April 5-7, 2022|Santa Clara Convention Center| Santa Clara, CA

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Current Limitation & New Method to Accurately Estimate Reference Signal Jitter for 100+ Gbps 802.3 & OIF/CEI Interference Tolerance Test


Masashi Shimanouchi  (Design Engineer, Intel)


Mike Li  (Fellow, Intel)

Hsinho Wu  (Design Engineer, Intel)

Location: Ballroom D

Date: Thursday, April 7

Time: 2:00 pm - 2:45 pm

Track: 08. Measurement & Simulation Techniques for Analyzing Jitter, Noise & BER

Format: Technical Session

Education Level: All

Pass Type: 2-Day Pass, All Access Pass

Vault Recording: TBD

Audience Level: All

802.3 and OIF/CEI specifies the required characteristics of high speed serial link building blocks to guarantee the interoperability. Interference tolerance test is a critical compliance item for a receiver to work properly with degraded signal.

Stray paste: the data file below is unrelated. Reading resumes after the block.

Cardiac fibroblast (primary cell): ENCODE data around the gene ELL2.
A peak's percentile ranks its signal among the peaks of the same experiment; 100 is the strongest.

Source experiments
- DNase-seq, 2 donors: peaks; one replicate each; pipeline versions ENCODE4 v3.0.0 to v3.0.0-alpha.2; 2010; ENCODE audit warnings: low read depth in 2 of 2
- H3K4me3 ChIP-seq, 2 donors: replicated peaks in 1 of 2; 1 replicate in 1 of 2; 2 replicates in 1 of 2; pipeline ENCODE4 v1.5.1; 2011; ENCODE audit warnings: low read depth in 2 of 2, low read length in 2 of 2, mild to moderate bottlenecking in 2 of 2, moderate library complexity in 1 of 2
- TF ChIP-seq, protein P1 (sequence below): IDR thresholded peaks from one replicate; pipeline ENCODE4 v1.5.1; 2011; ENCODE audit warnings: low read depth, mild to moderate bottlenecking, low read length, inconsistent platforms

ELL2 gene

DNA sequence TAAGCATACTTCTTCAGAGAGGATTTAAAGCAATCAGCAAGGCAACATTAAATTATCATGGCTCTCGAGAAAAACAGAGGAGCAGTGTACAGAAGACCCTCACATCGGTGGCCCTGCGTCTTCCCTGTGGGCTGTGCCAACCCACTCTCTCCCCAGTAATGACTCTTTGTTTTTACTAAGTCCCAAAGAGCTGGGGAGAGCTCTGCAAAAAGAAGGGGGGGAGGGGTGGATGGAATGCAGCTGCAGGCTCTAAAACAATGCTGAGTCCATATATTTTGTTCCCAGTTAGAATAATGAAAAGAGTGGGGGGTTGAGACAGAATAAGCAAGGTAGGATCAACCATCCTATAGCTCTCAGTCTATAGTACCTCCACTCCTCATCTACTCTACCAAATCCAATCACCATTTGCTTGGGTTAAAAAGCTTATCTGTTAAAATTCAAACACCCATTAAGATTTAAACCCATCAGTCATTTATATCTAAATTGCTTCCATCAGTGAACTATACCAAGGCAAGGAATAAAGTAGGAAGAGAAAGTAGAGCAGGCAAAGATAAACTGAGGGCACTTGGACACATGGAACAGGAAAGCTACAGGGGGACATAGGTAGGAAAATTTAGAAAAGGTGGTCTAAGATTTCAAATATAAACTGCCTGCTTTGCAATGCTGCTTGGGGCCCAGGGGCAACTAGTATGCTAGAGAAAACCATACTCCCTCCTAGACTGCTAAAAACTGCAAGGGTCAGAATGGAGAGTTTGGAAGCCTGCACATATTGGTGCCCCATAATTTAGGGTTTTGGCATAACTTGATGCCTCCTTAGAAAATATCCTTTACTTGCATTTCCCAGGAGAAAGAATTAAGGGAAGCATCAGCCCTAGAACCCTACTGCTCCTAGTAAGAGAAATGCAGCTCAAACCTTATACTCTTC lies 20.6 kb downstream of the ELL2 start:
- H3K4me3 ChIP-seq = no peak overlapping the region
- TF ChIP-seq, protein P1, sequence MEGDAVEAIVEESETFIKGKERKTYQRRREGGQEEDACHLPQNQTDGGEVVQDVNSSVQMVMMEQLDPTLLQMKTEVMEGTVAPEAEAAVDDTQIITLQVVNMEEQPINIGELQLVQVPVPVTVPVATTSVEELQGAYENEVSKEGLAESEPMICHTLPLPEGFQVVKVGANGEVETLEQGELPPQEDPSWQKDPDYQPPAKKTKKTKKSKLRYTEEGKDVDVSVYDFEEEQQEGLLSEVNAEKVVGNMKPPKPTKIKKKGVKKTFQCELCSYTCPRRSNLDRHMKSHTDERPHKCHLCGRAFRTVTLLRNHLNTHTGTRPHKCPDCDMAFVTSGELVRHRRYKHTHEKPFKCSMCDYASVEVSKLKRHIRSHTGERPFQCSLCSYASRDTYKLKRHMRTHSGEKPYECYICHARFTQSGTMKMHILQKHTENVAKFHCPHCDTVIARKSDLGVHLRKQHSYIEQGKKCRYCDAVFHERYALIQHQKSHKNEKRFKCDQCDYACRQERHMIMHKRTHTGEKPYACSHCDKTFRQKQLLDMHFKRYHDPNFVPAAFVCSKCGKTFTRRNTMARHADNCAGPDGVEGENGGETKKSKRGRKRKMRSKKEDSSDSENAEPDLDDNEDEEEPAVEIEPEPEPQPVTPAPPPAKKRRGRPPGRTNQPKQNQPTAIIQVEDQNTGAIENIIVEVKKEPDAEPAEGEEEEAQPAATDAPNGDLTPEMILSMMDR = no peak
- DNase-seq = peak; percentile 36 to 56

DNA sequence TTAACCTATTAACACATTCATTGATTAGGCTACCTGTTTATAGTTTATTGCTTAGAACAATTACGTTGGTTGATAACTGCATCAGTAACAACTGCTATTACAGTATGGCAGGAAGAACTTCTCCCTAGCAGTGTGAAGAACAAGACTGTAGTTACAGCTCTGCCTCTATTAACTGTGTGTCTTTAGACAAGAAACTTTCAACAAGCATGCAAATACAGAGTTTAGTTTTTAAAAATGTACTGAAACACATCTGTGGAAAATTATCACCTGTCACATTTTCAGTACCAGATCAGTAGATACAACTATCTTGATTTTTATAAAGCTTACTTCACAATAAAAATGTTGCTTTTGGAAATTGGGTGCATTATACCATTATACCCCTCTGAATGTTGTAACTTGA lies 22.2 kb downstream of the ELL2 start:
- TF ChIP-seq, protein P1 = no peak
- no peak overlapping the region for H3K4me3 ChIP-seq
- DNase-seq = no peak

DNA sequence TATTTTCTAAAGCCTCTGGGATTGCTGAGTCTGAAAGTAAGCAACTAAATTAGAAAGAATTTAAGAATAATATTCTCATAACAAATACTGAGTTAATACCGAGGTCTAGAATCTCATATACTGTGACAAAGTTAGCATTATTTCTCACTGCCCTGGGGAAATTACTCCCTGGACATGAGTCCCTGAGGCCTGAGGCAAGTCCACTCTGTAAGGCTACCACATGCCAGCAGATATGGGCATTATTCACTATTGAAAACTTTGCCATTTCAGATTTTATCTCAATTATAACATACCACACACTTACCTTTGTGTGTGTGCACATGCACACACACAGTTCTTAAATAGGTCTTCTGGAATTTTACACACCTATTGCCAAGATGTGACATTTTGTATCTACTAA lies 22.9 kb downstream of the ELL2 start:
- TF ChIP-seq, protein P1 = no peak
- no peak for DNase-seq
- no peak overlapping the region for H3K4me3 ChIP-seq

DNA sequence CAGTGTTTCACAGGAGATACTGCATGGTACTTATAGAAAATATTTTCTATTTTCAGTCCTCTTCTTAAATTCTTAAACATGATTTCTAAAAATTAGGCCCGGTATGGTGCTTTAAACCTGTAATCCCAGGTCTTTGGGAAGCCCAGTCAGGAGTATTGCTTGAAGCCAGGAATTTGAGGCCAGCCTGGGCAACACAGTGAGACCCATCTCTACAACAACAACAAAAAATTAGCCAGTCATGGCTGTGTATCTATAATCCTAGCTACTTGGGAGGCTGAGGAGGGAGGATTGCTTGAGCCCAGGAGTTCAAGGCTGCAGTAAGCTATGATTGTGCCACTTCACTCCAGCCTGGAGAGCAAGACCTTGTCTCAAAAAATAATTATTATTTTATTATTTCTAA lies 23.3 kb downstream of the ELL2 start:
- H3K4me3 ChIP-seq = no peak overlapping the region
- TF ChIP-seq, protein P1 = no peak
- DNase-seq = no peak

The amount of the signal degradation is calibrated with COM, and engineers must provide their own reference transmitter jitter. COM requires random jitter (RJ) and dual-Dirac deterministic jitter (ADD), which are converted by the standard-specified equations from the measured jitter Jnu and Jrms of their own signal generator.
The issue is that (RJ,ADD) converted from (Jnu/Jrm) using the current standard's method can be very inaccurate under certain conditions where its approximation is improper. In this paper, we discuss mathematically accurate solution for this conversion. Then we propose two new methods with keeping the existing framework and/or equations as much as possible.
The first method is to use a lookup table utilizing the mathematically accurate solution. There is no closed form solution for this set of non-linear equations. Using look table with existing two equations is equivalent to providing the 3rd equation to solve the problem with three unknows. The second method is to add more conditional data processing to improve approximation.


Receiver interference test requires engineers to obtain jitter (RJ,ADD), which are converted from measured jitter (Jnu/Jrm) of their own signal source using standard-specified equations. This conversion can be very inaccurate under certain conditions. We discuss mathematically accurate solution, and propose two new practical methods to improve the accuracy.